Why Indonesia is attracting big investors for its new capital city
Massive investment pledges underscores companies’ desire to have a hand in shaping a city from ground up
Indonesia’s plan to build a brand-new capital city is gaining steam, with a growing list of investors expressing interest in the estimated US$34 billion project.
Softbank Group Corp reportedly offered a yet undisclosed figure towards construction, while Indonesia’s Coordinating Minister for Maritime and Investment Affairs Luhut Pandjaitan also revealed interest from Hong Kong and South Korean investors in the billions of dollars.
The proposed move comes as Jakarta, the current capital of the country, holds the title as one of the fastest sinking cities in the world, and suffers severe congestion and regular flooding.
The construction of the new capital on the island of Borneo would be aimed at addressing these issues. The new city could be home to a population of six million people following the planned move in 2024, and will spread economic growth beyond Indonesia’s main island of Java.
Recent pledges from investors are moving such proposals, long in the research phase, toward reality.
“The commitment from top names such as Softbank and former UK Prime Minister Tony Blair in the steering committee for the new capital will help build trust to attract more foreign investors to support its development,” says Yunus Karim, Research Manager at JLL Indonesia. “It could potentially help the government to tap into wider international circles for greater investment flow.”
Benefits of new builds
Indonesian President Joko Widodo’s ambitions for the new capital with the latest and technology and sustainability initiatives comes at a time when future-proofing urban development has become of increasingly important for citizens, businesses and investors.
“Investors are attracted to the fact they can contribute to a capital that’s being built from scratch,” says Karim. “A smart and green city has further piqued the interest of tech and energy firms in shaping it.”
The government has announced that all transportation in the new capital will be using autonomous vehicles, meaning electric car companies and tech companies will be eyeing a slice of the pie. Both local unicorn Go-Jek and Softbank-backed Grab have autonomous vehicles in development and could be potential partners.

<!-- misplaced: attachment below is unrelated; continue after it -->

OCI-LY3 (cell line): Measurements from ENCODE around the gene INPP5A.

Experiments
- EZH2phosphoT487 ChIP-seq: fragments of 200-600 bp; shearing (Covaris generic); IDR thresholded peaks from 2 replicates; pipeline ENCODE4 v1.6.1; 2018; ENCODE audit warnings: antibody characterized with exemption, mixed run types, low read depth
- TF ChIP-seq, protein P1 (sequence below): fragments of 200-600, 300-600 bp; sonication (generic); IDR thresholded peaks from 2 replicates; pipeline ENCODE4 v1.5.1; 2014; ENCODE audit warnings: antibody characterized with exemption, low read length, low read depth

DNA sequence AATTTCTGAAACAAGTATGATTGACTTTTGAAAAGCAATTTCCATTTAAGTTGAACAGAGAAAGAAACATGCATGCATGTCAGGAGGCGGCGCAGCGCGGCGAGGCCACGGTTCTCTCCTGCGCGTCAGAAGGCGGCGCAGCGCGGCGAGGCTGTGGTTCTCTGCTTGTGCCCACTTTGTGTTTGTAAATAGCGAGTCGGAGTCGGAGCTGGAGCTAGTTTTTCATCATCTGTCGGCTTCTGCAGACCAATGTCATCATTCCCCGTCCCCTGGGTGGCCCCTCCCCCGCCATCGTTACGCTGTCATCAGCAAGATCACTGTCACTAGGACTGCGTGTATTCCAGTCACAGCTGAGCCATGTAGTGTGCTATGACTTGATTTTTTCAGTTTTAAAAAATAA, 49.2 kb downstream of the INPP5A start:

However, basic infrastructure projects – such as the construction of roads, water works and power supply – will be first on the agenda as the government looks to lay the city’s groundwork.
“More real estate investment will follow suit as homes, retail and hotels need to be in place before the projected move in 2024,” Karim says.
Indonesian property developers with presence in the East Kalimantan province, such as Agung Podomoro Land, are already offering investment opportunities in upcoming projects.
Even if a sinking Jakarta loses its capital-city status, it would by no means drop off the map. The city of over 10 million people is one of the most important trade hubs in the Southeast Asia region. It’s also not likely that companies headquartered in Jakarta would pick up and move immediately with President Widodo reassuring the business community that “Jakarta will remain as the center of business, trade and services”.
Instead, the government’s priority is Jakata’s development into a global city. US$40 billion has been pledged for its urban regeneration and there are already plans to fund construction of a new sewage system and develop its mass transport system
And if all goes to plan, the new capital could eventually serve as a model for the development of other Indonesian cities.
“Regulation will be the key here,” Karim says. “The government has to stick to the original plan in creating a green city. Strict city management will also be necessary to prevent any massive deforestation in this province and to avoid the pitfalls of constructing a city from scratch.”